It is important to understand that God has already done all He could possibly do that all might know Him, love Him, worship him, obey Him, and enjoy eternal fellowship with Him. All that God had intended to do, because of man’s disobedience and rebellion, in order to draw His human family back to Himself, was done in the life, death, and resurrection of Jesus, who “paid it all, and all to Him we owe.” There is nothing that any of us can add to what He has done. This is the faith we sing, “Rock of ages, cleft for me, let me hide myself in Thee…nothing in my hand I bring, simply to Thy cross I cling.” Salvation is not an achievement, a reward for a life well lived, a prize that we win by the way we run the race. It is a grace gift, received by faith in the One who “loved us and gave Himself for us.” Not something we merit, but the overflow of God’s redeeming and reconciling love, demonstrated supremely on the cross when Jesus who knew no sin was made sin, receiving the punishment our sins deserve, descending into hell, as we say in the Apostles’ Creed – that we “…might not perish, but have everlasting life” (John 3:16).
My favorite Christmas hymn, “Hark! the Herald Angels Sing,” expresses the mystery of the incarnation, the meaning of the Christmas message so well: “Veiled in flesh the God-head see, hail incarnate Deity, pleased as man with men to dwell, Jesus our Emmanuel…Mild He lays His glory by, born that man no more may die, born to raise the sons of earth, born to give them second birth…Hark! The herald angels sing, ‘Glory to the new-born King’.” By His death and resurrection Jesus has made a second-birth possible, but we must believe and receive Him as our Savior, “Christ, the everlasting Lord!” Once again, it is the Apostle John who makes this very clear in his gospel: “He came to his own, and his own people did not receive him. But to all who received him, who believed in his name, he gave power to become children of God, who are born not of blood or of the will of the flesh or of the will of man, but of God. And the Word became flesh and lived among us, and we have seen his glory, the glory of the Father’s only son, full of grace and truth” (John 1:13-14).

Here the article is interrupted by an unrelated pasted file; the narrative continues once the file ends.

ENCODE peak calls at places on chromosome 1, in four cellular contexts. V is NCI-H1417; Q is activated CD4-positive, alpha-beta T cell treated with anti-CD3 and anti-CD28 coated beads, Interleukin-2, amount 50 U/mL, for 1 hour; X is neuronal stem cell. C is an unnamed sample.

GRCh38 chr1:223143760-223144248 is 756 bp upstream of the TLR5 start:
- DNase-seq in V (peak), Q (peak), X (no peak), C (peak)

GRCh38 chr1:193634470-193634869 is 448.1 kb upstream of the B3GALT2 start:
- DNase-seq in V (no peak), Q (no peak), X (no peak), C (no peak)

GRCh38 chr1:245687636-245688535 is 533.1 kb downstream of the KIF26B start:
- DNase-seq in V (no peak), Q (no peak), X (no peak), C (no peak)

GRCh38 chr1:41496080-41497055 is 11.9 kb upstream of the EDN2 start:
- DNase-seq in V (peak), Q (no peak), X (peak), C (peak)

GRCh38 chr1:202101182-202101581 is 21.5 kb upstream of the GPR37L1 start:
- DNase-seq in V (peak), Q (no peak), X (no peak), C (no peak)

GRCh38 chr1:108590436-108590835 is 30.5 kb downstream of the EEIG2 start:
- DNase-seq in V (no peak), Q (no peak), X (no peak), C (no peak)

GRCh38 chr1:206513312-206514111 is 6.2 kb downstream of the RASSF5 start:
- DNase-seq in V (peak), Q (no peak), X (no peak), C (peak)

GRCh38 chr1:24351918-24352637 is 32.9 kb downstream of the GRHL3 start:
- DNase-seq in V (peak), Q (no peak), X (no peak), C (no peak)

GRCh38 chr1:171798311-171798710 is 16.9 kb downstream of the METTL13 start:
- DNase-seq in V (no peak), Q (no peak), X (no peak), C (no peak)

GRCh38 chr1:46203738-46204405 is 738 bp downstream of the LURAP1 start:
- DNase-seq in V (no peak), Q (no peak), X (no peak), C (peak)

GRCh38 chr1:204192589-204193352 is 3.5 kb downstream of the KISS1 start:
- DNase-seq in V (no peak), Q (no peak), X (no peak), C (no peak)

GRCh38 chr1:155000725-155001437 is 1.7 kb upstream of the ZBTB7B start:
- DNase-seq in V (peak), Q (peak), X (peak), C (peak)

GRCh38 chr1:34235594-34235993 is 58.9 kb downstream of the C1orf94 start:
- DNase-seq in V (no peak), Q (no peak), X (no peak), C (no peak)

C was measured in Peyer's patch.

In conclusion, it is also important to remember and rejoice that salvation is not just an individual matter, God’s redemptive plan is not just for you and for me, but for the whole of His creation (Ephesians 1), for there will be “a new heaven and a new earth” (Revelation 21:5; I Corinthians 15:28). We do not know what all of this means, but we do know that God’s purpose for the universe is not annihilation, but rather transformation, and God’s triumph over sin and all the consequences of sin, God’s victory over evil in all of its forms, and the ultimate triumph of justice over injustice and righteousness over unrighteousness. Furthermore, I am personally grateful that the judgment of all sinners will be by a loving and merciful God. Yes, we must take seriously the wrath of God, God’s condemnation of all sin, but I am comforted by the assurance of God’s love for all sinners and His righteous judgment.